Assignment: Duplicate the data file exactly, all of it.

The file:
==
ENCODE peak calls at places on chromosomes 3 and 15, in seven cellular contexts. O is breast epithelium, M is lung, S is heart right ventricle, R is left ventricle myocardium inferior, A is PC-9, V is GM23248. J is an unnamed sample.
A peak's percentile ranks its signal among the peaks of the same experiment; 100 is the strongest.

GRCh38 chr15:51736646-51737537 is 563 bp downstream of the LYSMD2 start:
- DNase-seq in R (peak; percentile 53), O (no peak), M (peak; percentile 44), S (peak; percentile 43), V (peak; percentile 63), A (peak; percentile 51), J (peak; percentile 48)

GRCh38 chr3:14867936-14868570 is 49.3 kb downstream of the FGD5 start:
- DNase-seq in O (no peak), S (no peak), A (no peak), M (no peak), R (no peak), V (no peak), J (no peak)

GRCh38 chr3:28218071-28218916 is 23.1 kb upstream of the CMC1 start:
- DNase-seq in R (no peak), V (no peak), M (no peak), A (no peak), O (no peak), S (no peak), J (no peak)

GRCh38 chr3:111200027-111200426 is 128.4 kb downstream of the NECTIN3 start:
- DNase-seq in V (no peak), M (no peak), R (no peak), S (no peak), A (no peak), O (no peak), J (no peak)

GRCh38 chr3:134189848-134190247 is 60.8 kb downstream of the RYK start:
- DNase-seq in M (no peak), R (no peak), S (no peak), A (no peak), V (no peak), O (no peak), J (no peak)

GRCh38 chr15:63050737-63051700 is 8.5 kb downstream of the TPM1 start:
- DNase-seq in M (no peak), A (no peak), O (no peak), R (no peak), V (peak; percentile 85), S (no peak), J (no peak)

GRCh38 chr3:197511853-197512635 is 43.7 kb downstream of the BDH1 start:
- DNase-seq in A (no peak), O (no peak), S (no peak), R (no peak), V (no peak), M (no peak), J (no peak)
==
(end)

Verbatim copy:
ENCODE peak calls at places on chromosomes 3 and 15, in seven cellular contexts. O is breast epithelium, M is lung, S is heart right ventricle, R is left ventricle myocardium inferior, A is PC-9, V is GM23248. J is an unnamed sample.
A peak's percentile ranks its signal among the peaks of the same experiment; 100 is the strongest.

GRCh38 chr15:51736646-51737537 is 563 bp downstream of the LYSMD2 start:
- DNase-seq in R (peak; percentile 53), O (no peak), M (peak; percentile 44), S (peak; percentile 43), V (peak; percentile 63), A (peak; percentile 51), J (peak; percentile 48)

GRCh38 chr3:14867936-14868570 is 49.3 kb downstream of the FGD5 start:
- DNase-seq in O (no peak), S (no peak), A (no peak), M (no peak), R (no peak), V (no peak), J (no peak)

GRCh38 chr3:28218071-28218916 is 23.1 kb upstream of the CMC1 start:
- DNase-seq in R (no peak), V (no peak), M (no peak), A (no peak), O (no peak), S (no peak), J (no peak)

GRCh38 chr3:111200027-111200426 is 128.4 kb downstream of the NECTIN3 start:
- DNase-seq in V (no peak), M (no peak), R (no peak), S (no peak), A (no peak), O (no peak), J (no peak)

GRCh38 chr3:134189848-134190247 is 60.8 kb downstream of the RYK start:
- DNase-seq in M (no peak), R (no peak), S (no peak), A (no peak), V (no peak), O (no peak), J (no peak)

GRCh38 chr15:63050737-63051700 is 8.5 kb downstream of the TPM1 start:
- DNase-seq in M (no peak), A (no peak), O (no peak), R (no peak), V (peak; percentile 85), S (no peak), J (no peak)

GRCh38 chr3:197511853-197512635 is 43.7 kb downstream of the BDH1 start:
- DNase-seq in A (no peak), O (no peak), S (no peak), R (no peak), V (no peak), M (no peak), J (no peak)